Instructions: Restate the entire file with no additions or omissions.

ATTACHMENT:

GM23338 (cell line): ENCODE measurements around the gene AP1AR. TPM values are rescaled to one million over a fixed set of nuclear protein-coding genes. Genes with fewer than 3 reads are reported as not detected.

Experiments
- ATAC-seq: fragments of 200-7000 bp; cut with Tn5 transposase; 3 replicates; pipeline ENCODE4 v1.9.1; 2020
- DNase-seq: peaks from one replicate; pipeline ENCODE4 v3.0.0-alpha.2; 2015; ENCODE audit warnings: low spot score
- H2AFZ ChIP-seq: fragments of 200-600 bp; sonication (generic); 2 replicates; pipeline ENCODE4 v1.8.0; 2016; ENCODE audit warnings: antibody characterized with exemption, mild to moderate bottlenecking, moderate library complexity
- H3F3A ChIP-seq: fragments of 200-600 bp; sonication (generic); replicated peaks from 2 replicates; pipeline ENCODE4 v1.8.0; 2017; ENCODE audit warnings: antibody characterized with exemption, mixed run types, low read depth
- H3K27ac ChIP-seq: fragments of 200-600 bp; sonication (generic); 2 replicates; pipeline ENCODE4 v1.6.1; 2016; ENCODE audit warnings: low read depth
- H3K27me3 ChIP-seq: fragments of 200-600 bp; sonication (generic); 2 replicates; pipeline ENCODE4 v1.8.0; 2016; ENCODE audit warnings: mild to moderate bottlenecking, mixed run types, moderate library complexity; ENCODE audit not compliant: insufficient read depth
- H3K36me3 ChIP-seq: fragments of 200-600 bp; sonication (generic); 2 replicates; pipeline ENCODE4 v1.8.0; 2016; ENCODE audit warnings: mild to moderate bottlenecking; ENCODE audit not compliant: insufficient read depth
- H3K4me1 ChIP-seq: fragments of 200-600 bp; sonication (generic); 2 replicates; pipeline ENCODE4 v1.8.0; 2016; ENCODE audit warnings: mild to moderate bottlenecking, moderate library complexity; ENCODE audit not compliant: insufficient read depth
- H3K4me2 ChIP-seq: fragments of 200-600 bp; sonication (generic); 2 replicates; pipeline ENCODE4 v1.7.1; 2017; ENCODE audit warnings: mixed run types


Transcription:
GM23338 (cell line): ENCODE measurements around the gene AP1AR. TPM values are rescaled to one million over a fixed set of nuclear protein-coding genes. Genes with fewer than 3 reads are reported as not detected.

Experiments
- ATAC-seq: fragments of 200-7000 bp; cut with Tn5 transposase; 3 replicates; pipeline ENCODE4 v1.9.1; 2020
- DNase-seq: peaks from one replicate; pipeline ENCODE4 v3.0.0-alpha.2; 2015; ENCODE audit warnings: low spot score
- H2AFZ ChIP-seq: fragments of 200-600 bp; sonication (generic); 2 replicates; pipeline ENCODE4 v1.8.0; 2016; ENCODE audit warnings: antibody characterized with exemption, mild to moderate bottlenecking, moderate library complexity
- H3F3A ChIP-seq: fragments of 200-600 bp; sonication (generic); replicated peaks from 2 replicates; pipeline ENCODE4 v1.8.0; 2017; ENCODE audit warnings: antibody characterized with exemption, mixed run types, low read depth
- H3K27ac ChIP-seq: fragments of 200-600 bp; sonication (generic); 2 replicates; pipeline ENCODE4 v1.6.1; 2016; ENCODE audit warnings: low read depth
- H3K27me3 ChIP-seq: fragments of 200-600 bp; sonication (generic); 2 replicates; pipeline ENCODE4 v1.8.0; 2016; ENCODE audit warnings: mild to moderate bottlenecking, mixed run types, moderate library complexity; ENCODE audit not compliant: insufficient read depth
- H3K36me3 ChIP-seq: fragments of 200-600 bp; sonication (generic); 2 replicates; pipeline ENCODE4 v1.8.0; 2016; ENCODE audit warnings: mild to moderate bottlenecking; ENCODE audit not compliant: insufficient read depth
- H3K4me1 ChIP-seq: fragments of 200-600 bp; sonication (generic); 2 replicates; pipeline ENCODE4 v1.8.0; 2016; ENCODE audit warnings: mild to moderate bottlenecking, moderate library complexity; ENCODE audit not compliant: insufficient read depth
- H3K4me2 ChIP-seq: fragments of 200-600 bp; sonication (generic); 2 replicates; pipeline ENCODE4 v1.7.1; 2017; ENCODE audit warnings: mixed run types